Sunday, April 17, 2011

Free ebook on Making Public Speaking Fun!

Back in 2009 and early 2010 Tim “Gonzo” Gordon and Roger Pike of Communication Steroids in Salem, Oregon did a series of blog posts on the topic of making public speaking fun. Then they collected them into a free 48-page ebook and posted them both here and here.

There are are suggestions from about sixty people. They include wearing costumes, singing, doing magic tricks, using other props, and handing out toys, food, etc.

If you are not enjoying yourself, then your audience also probably is not enjoying themselves. Sometimes we can forget that rule number one is just to have fun.

Friday, April 15, 2011

Does your introductory music clash with your presentation?

Introductory music can either fit in with, or conflict with the following presentation. Depending on the circumstances you may wish either to calm down or to wake up the audience.

When I was growing up in Pittsburgh, I remember how the Buhl Planetarium used to play Samuel Barber’s Adagio for Strings to get their audience quieted down. On the other hand, the late night Coast-to-Coast AM radio talk show opens with The Chase, Giorgio Moroder’s rousing synthesizer theme from the movie Midnight Express.

Coast-to-Coast also is noted for clever use of the instrumental openings of pop songs as bumper music between a series of commercials and when their guest resumes talking about his new book. Their web site even provides a playlist for each show. Some other shows are considerably less brilliant.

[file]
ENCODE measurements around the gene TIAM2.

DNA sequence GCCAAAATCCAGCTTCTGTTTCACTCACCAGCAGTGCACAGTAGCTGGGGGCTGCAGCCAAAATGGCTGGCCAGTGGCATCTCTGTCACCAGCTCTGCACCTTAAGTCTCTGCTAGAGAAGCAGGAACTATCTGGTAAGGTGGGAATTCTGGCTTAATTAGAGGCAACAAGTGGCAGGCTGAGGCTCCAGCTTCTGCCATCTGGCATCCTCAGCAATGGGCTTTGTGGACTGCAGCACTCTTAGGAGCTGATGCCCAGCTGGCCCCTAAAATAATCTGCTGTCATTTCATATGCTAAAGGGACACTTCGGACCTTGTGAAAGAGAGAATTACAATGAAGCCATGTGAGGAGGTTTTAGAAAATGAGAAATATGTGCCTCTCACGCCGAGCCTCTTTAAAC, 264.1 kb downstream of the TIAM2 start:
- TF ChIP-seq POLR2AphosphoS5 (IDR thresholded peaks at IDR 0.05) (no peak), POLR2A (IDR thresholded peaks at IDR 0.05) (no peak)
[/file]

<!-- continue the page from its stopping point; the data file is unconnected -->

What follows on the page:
Here in Boise the early morning Kevin Miller show on KIDO-AM sometimes uses rock music that conflicts hilariously with his stated conservative agenda. For example, during a sanctimonious rant about marriage he played the opening to Prince’s Raspberry Beret. The subject of that song is a young man’s first, and obviously premarital, sexual experience in a horse barn during a thunderstorm!

Mr. Miller also has played the opening to Billy Idol’s White Wedding, a song about a shotgun union. It was promoted by an infamous video shown on MTV, featuring a motorcyclist crashing through a stained glass window in a church.   

Tuesday, April 12, 2011

Captive versus noncaptive audiences

One of the biggest differences between audiences is why they are there. A captive audience is required to be there - for a class that will result in a grade or certificate. A noncaptive audience just is there for fun. Don’t ever confuse them when planning, because they call for completely different approaches.

There is a big difference between being a teacher or trainer, and being an interpreter. In a previous post I discussed how interpreters are people who who explain natural or cultural resources for visitors at places like parks, nature centers, museums, zoos, botanical gardens, aquariums, and tour companies.

The table shown above was paraphrased from Figure 1-2 of Sam H. Ham’s wonderful 1992 book Environmental Interpretation: A Practical Guide for People with Big Ideas and Small Budgets. You can buy a used copy at Amazon, read the text online at Google Books, or you can download a pdf file of Part 1 here. Sam Ham is professor of communication psychology at the University of Idaho.

Monday, April 11, 2011

Will wearing a pretty wristwatch reduce anxiety, or make you sleep better?

Yes, to some extent it can. A stopwatch function can help you keep track of time during a presentation, and reduce your stress or level of anxiety. Having a familiar wrist alarm to wake you up reliably in a hotel room is far better than depending on an unfamiliar alarm clock.